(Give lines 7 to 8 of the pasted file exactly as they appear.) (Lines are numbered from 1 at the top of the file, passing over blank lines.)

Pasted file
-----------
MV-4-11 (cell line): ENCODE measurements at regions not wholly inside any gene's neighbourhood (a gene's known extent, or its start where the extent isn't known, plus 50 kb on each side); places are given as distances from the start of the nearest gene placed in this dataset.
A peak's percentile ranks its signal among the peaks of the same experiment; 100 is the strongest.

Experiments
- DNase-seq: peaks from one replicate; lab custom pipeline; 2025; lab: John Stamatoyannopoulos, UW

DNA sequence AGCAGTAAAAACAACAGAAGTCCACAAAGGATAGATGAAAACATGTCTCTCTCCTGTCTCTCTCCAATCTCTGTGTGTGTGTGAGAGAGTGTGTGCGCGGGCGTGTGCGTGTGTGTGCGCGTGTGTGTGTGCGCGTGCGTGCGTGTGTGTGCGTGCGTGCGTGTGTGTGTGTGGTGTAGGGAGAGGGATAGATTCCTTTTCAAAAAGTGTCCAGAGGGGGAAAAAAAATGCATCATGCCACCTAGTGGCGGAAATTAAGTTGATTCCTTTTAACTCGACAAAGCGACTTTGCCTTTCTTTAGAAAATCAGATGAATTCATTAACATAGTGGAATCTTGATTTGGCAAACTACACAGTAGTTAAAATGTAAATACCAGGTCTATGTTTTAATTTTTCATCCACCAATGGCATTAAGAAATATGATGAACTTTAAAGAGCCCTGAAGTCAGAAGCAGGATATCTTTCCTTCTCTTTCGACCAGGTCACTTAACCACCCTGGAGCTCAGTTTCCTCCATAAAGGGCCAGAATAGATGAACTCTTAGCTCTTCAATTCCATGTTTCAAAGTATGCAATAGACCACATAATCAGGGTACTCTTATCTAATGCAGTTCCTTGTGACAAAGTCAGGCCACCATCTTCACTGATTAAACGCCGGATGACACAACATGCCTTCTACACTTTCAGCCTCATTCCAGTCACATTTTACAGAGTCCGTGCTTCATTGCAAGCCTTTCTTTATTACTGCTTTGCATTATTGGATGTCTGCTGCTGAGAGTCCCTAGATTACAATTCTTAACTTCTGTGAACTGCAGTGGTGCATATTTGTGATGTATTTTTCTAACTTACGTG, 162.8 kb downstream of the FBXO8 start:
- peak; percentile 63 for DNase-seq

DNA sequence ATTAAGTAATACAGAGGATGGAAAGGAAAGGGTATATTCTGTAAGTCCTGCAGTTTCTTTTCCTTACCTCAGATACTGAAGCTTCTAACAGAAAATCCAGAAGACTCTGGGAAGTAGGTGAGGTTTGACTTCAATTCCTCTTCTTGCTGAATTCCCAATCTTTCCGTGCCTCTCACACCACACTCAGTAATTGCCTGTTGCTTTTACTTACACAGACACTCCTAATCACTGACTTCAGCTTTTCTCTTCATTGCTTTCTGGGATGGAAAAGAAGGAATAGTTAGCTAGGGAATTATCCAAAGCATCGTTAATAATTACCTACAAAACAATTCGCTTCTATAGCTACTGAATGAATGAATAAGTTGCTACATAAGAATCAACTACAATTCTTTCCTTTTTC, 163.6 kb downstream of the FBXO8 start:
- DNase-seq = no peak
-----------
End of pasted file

DNA sequence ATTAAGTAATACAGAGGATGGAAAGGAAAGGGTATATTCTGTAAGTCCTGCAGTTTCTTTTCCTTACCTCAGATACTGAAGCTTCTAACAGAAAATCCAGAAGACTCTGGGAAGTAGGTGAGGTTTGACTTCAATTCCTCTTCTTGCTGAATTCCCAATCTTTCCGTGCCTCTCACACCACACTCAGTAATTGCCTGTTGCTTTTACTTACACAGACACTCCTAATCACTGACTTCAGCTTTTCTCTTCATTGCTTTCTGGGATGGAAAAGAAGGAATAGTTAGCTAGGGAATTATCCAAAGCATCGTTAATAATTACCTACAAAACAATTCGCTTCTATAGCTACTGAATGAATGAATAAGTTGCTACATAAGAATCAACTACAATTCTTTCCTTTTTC, 163.6 kb downstream of the FBXO8 start:
- DNase-seq = no peak